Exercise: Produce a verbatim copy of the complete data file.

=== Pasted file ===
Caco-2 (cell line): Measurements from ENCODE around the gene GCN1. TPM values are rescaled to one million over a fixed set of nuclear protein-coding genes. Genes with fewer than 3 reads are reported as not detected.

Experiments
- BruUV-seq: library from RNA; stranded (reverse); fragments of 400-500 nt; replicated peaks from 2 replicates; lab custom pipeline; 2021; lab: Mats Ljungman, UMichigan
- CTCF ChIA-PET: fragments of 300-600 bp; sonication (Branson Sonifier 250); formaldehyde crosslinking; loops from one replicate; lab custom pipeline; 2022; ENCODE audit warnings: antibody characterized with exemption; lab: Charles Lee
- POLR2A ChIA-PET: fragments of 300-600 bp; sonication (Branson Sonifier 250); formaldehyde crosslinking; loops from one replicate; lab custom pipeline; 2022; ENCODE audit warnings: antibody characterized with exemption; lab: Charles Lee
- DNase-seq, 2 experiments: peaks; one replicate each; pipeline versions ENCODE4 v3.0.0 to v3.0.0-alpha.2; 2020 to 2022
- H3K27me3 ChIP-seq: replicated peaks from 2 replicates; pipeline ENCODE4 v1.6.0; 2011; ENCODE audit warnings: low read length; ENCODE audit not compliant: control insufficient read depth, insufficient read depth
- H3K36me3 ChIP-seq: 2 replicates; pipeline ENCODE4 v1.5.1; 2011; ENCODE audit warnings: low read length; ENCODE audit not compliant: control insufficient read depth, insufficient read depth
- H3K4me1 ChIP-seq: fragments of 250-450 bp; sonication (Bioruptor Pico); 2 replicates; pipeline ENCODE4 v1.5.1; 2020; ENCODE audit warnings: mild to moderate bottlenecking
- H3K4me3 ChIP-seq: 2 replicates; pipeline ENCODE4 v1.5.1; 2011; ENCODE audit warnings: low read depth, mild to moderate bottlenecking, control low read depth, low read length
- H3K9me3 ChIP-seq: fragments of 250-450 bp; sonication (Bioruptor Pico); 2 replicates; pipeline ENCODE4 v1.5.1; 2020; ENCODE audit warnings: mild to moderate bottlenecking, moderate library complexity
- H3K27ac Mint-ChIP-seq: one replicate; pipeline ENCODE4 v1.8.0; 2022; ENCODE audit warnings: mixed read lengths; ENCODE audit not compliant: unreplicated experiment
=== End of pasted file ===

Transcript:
Caco-2 (cell line): Measurements from ENCODE around the gene GCN1. TPM values are rescaled to one million over a fixed set of nuclear protein-coding genes. Genes with fewer than 3 reads are reported as not detected.

Experiments
- BruUV-seq: library from RNA; stranded (reverse); fragments of 400-500 nt; replicated peaks from 2 replicates; lab custom pipeline; 2021; lab: Mats Ljungman, UMichigan
- CTCF ChIA-PET: fragments of 300-600 bp; sonication (Branson Sonifier 250); formaldehyde crosslinking; loops from one replicate; lab custom pipeline; 2022; ENCODE audit warnings: antibody characterized with exemption; lab: Charles Lee
- POLR2A ChIA-PET: fragments of 300-600 bp; sonication (Branson Sonifier 250); formaldehyde crosslinking; loops from one replicate; lab custom pipeline; 2022; ENCODE audit warnings: antibody characterized with exemption; lab: Charles Lee
- DNase-seq, 2 experiments: peaks; one replicate each; pipeline versions ENCODE4 v3.0.0 to v3.0.0-alpha.2; 2020 to 2022
- H3K27me3 ChIP-seq: replicated peaks from 2 replicates; pipeline ENCODE4 v1.6.0; 2011; ENCODE audit warnings: low read length; ENCODE audit not compliant: control insufficient read depth, insufficient read depth
- H3K36me3 ChIP-seq: 2 replicates; pipeline ENCODE4 v1.5.1; 2011; ENCODE audit warnings: low read length; ENCODE audit not compliant: control insufficient read depth, insufficient read depth
- H3K4me1 ChIP-seq: fragments of 250-450 bp; sonication (Bioruptor Pico); 2 replicates; pipeline ENCODE4 v1.5.1; 2020; ENCODE audit warnings: mild to moderate bottlenecking
- H3K4me3 ChIP-seq: 2 replicates; pipeline ENCODE4 v1.5.1; 2011; ENCODE audit warnings: low read depth, mild to moderate bottlenecking, control low read depth, low read length
- H3K9me3 ChIP-seq: fragments of 250-450 bp; sonication (Bioruptor Pico); 2 replicates; pipeline ENCODE4 v1.5.1; 2020; ENCODE audit warnings: mild to moderate bottlenecking, moderate library complexity
- H3K27ac Mint-ChIP-seq: one replicate; pipeline ENCODE4 v1.8.0; 2022; ENCODE audit warnings: mixed read lengths; ENCODE audit not compliant: unreplicated experiment